From the yearly archives: "2019"
What's That Bug? does not endorse extermination

Subject:  Please identify
Geographic location of the bug:  Port Aransas Texas
Date: 07/20/2019
Time: 10:47 PM EDT
Your letter to the bugman:  Can you please help identify this bug found in beach house in Port Aransas Texas? There have been two. They are tiny maybe 1-1.5mm in size. Looks like browns in color with some white on one of the heads and second segment then the second hug has white on its second segment too. They look kinda lost not quick to move. Kinda look like some kind of weevil maybe?
How you want your letter signed:  Melody Volz

Minute Brown Scavenger Beetle

Dear Melody,
This is a very tiny Beetle.  Thanks so much for including the human finger for scale.  We have attempted an identification for you, but we still do not have an answer.  We are confident this is NOT a Weevil.  We will attempt to contact some Beetle experts and others who might be able to provide an identification, and perhaps one of our readers will write in with an identification.

Minute Brown Scavenger Beetle

Arthur V. Evans responds
Daniel,
This is in the family Latridiidae, possibly in the genus Dienerella. These beetles occur in damp, moldy situations in buildings.
All the best, ART
Arthur V. Evans, D.Sc.
Research Collaborator, Department of Entomology, Smithsonian Institution, Washington, DC

Minute Brown Scavenger Beetle

Ed. Note:  According to BugGuide  the habitat is “rotting vegetable matter; some species live in houses on damp wallpaper, moldy bread, etc. or otherwise associated with stored products” and they feed on “fungal tissues (slime molds, molds, mildew, spores of “higher” fungi).”

What's That Bug? does not endorse extermination

Subject:  Bug spotted while camping
Geographic location of the bug:  Naked Falls on the Washougal river
Date: 07/22/2019
Time: 11:53 AM EDT
Your letter to the bugman:  Hi, when this bug landed on my bag I was intrigued. Growing up here I have never seen one like it and google image search is not giving me any results. Just curious about it if you have the time. Thanks!
How you want your letter signed:  Loni Lane

Bee-Like Robber Fly

Dear Loni,
We believe we have correctly identified this impressive, predatory Robber Fly as
Laphria columbica, one of the Bee-Like Robber Flies based on BugGuide images.

Wow!! That was so fast!! Thank you so much!! This was Washington state by the way. I realized I forgot that part in my original email
Thank you so much!
Loni Lane
What's That Bug? does not endorse extermination

Subject:  Catepillar
Geographic location of the bug:  Mapumalanga south africa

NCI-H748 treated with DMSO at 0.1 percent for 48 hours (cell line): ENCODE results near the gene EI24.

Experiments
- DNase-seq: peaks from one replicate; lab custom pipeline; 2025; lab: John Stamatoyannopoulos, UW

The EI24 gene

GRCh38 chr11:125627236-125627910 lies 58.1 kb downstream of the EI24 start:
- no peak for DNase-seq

Date: 07/19/2019
Time: 12:55 PM EDT
Your letter to the bugman:  Please id the catepillar
How you want your letter signed:  Normal

Giant Silkmoth Caterpillar:  Nudaurelia wahlbergi

Based on identifications we have made in the past, we are confident this Giant Silkmoth Caterpillar is Nudaurelia wahlbergi.

What's That Bug? does not endorse extermination

Subject:  Caterpillar identification
Geographic location of the bug:  Columbus OH, central
Date: 07/19/2019
Time: 12:30 PM EDT
Your letter to the bugman:  Found this guy while landscaping, was on the ground in some clover weeds. July 18th 2019, 93 degree weather
How you want your letter signed:  Anthony C

Questionmark Caterpillar

Dear Anthony,
This is the caterpillar of a Brush Footed Butterfly in the family Nymphalidae.  Based on this and other BugGuide images, we are pretty confident this is a Questionmark Caterpillar.

What's That Bug? does not endorse extermination

Subject:  Large moth with impressive camouflage
Geographic location of the bug:  CT
Date: 07/14/2019
Time: 08:58 AM EDT
Your letter to the bugman:  Hi! We found this beautiful fellow in our mudroom. He has tree bark or dead leaf like camouflage. What is he/she? Thanks!
How you want your letter signed:  Jenn

Blinded Sphinx

Dear Jenn,
This impressive moth is commonly called a Blinded Sphinx because the eyespots on its hidden hindwings lack pupils.  You can read more about the Blinded Sphinx on Sphingidae of the Americas.

What's That Bug? does not endorse extermination

Subject:  Unknown Caterpillar Eating Petunias
Geographic location of the bug:  Kansas
Date: 07/18/2019
Time: 08:39 AM EDT
Your letter to the bugman:  I’ve seen this caterpillar eating the petunias. I googled but was unsuccessful identifying the species. Your help is appreciated.
Sincerely,
How you want your letter signed:  Anna

Common Buckeye Caterpillar

Dear Anna,
We tried to identify your caterpillar this weekend, but we were having trouble accessing BugGuide.  We know this is a Brush-Footed Butterfly Caterpillar in the family Nymphalidae, but we needed to determine the species.  We located this identical caterpillar on BugGuide, but alas, it is only identified to the family level.  This BugGuide image leads us to believe you encountered a Common Buckeye Caterpillar.  BugGuide lists host plants as “Plants from the snapdragon family including snapdragon (
Antirrhinum), toadflax (Linaria), and Gerardia; the plantain family including plantains (Plantago); and the acanthus family including ruellia (Ruellia nodiflora).”  Butterfly Fun Facts lists Mexican Petunia (Ruellia species) as a host plant.

Common Buckeye Caterpillar

Daniel,
From your resources and referring back to the caterpillar I concur it looks like a Common Buckeye Caterpillar.
I greatly appreciate your assistance.  Wishing you a wonderful day!
Anna
What's That Bug? does not endorse extermination